Hacking Apple's Siri: Not So Easy
Hackers looking to port Apple's Siri digital assistant to iOS devices other than the iPhone 4S claim to have a rudimentary version of Siri running on the original iPad. Twitter user Jackoplane recently posted screenshots online showing Siri fully integrated into the iPad's operating system. The only problems is Siri can't do much on the iPad right now since most of Siri's processing takes place on Apple servers. Similar to the version of Siri on the iPhone 4 that hacker Steve Troughton-Smith had up and running earlier in October, the iPad doesn't appear to be able to interface with Apple's servers.
But that may not be a long term problem, according to Jackoplane and his Siri hack partner Joshua Tucker. The pair are also working on porting Siri to the iPhone 4 and recently posted an FAQ online (Google Docs) that details their work.
The document hasn't been updated since Friday so there's no mention of the iPad port; however, the pair do claim to have figured out a method to fool Apple's servers into thinking an iPhone 4 is an iPhone 4S. The problem is the scheme appears to require a separate server that can intercept and modify data sent to and from Apple's servers. "Hosting this particular server to intercept [Siri] data...will be the venue for all users to use Siri without an iPhone 4S," according to the FAQ.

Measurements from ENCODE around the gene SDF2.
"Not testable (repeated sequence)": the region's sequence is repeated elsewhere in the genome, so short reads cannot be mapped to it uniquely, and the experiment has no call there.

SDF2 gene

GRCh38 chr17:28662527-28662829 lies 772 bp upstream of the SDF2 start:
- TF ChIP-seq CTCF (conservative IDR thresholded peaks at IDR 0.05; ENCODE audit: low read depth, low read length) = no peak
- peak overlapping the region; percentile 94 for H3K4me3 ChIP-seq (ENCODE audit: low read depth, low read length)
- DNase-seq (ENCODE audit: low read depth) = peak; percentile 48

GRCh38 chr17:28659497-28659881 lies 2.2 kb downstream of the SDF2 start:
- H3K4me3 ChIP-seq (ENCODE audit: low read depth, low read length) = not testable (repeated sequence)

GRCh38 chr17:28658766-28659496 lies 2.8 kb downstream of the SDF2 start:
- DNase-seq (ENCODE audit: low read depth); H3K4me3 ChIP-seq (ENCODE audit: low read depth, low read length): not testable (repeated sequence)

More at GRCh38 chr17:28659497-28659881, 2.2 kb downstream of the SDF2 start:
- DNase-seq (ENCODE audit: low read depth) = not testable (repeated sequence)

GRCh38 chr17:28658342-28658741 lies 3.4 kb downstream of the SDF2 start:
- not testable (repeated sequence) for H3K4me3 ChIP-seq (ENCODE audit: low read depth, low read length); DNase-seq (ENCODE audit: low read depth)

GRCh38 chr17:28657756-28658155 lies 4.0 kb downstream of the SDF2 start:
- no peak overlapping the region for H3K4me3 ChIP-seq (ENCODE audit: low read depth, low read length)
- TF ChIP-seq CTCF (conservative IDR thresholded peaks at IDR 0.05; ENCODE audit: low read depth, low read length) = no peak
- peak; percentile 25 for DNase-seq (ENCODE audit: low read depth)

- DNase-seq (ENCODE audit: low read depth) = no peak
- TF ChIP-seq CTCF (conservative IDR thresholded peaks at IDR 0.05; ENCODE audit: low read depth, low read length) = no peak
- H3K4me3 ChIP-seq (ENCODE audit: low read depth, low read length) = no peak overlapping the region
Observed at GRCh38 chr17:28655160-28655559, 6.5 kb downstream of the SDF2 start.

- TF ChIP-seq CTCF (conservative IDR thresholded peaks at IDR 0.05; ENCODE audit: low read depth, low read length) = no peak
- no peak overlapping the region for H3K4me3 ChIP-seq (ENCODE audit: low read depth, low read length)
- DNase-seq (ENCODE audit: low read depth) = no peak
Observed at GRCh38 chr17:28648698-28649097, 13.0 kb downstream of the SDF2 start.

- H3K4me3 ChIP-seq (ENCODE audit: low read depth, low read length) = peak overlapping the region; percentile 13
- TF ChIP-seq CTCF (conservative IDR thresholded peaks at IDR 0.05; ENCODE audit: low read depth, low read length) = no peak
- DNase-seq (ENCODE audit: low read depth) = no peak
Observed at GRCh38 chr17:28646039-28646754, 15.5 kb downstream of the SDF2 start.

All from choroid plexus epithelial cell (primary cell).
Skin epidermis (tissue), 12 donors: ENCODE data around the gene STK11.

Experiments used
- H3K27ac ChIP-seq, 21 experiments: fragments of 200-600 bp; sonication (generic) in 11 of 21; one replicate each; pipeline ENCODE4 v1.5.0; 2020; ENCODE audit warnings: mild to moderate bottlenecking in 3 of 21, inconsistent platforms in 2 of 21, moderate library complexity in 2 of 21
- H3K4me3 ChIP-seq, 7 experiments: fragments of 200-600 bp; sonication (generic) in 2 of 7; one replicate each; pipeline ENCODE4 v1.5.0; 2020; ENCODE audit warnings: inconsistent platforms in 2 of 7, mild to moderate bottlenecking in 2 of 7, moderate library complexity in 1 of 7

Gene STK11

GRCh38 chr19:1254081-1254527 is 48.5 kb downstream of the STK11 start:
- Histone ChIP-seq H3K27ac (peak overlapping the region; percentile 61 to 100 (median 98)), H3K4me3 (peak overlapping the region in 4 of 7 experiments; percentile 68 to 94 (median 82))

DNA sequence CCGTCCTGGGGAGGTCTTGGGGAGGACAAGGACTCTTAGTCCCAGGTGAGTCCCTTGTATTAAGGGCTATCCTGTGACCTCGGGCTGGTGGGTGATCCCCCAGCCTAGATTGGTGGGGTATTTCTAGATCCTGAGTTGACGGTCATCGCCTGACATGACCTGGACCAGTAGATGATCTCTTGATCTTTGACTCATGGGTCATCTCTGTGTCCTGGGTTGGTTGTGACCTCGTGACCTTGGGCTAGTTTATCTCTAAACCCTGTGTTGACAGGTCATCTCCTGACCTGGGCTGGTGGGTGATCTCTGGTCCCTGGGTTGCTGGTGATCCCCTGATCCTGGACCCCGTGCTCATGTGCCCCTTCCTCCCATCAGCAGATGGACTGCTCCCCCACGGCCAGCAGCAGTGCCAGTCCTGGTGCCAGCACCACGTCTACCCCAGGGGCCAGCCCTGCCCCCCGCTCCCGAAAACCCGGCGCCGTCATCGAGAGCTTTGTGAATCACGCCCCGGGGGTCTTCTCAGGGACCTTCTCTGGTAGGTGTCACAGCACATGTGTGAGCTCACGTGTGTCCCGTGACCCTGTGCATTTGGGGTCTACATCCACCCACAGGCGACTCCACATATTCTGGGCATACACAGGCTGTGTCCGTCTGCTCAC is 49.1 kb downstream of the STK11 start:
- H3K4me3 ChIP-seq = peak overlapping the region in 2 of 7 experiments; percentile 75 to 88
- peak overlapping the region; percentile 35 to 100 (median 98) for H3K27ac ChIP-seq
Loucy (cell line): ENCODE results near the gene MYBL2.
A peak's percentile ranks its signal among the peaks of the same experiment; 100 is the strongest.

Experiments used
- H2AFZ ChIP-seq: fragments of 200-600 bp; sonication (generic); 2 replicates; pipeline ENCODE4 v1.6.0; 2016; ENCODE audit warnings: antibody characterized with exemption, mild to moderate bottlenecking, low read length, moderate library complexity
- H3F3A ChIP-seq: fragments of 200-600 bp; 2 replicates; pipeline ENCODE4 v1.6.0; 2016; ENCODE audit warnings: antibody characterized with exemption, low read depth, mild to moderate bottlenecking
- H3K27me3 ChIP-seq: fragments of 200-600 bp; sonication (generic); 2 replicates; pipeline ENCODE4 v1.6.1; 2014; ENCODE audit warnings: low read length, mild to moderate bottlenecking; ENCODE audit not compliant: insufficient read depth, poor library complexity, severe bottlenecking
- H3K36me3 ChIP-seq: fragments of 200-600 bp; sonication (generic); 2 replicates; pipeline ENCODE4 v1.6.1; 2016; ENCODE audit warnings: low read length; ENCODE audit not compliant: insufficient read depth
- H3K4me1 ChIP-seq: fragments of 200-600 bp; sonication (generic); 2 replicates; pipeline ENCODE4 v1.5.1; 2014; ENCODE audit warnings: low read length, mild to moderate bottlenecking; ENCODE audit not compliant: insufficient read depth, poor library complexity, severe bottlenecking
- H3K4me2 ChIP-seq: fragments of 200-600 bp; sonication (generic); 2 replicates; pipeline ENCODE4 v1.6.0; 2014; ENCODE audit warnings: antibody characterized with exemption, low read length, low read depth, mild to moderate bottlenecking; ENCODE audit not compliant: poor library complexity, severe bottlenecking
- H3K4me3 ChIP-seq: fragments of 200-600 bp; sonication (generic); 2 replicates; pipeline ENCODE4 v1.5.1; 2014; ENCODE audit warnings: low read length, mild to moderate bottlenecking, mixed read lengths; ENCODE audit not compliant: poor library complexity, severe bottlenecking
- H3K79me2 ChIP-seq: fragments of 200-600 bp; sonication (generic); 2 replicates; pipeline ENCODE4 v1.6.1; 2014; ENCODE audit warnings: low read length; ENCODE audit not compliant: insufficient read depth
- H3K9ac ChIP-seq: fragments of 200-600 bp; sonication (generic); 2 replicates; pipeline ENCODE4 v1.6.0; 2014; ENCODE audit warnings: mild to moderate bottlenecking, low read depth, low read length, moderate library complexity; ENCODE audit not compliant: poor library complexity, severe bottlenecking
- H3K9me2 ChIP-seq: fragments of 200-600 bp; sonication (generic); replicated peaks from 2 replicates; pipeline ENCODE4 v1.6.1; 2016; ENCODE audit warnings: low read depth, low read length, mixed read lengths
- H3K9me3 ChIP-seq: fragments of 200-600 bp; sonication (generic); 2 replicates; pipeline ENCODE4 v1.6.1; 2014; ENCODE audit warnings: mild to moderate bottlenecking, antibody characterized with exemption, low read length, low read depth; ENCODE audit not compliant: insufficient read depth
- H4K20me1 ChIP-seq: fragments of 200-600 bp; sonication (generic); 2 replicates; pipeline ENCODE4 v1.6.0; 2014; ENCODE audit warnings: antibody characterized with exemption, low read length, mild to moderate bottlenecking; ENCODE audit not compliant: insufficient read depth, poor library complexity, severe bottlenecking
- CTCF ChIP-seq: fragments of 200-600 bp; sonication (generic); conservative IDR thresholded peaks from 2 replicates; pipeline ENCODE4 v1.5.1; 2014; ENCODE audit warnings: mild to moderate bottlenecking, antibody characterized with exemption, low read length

It's not clear if Jackoplane and Tucker are working with Troughton-Smith on the iPhone 4 port or if each team is working separately. Troughton-Smith recently said via Twitter that he is still working on porting Siri to the iPhone 4, but would no longer be posting progress reports online until the project was finished.
There's no clear timetable for when hackers will get Siri working on the iPhone, iPad or any other device (Jackoplane and Tucker hope to get Siri working on all iOS devices including the iPhone 3GS), or how it would be released to the public.
In their FAQ, Jackoplane and Tucker say they are concerned about how their work could get them into legal trouble over infringing copyright on Apple's software. In an attempt to get around any copyright issues, the pair say some of the code used to power Siri is being rewritten.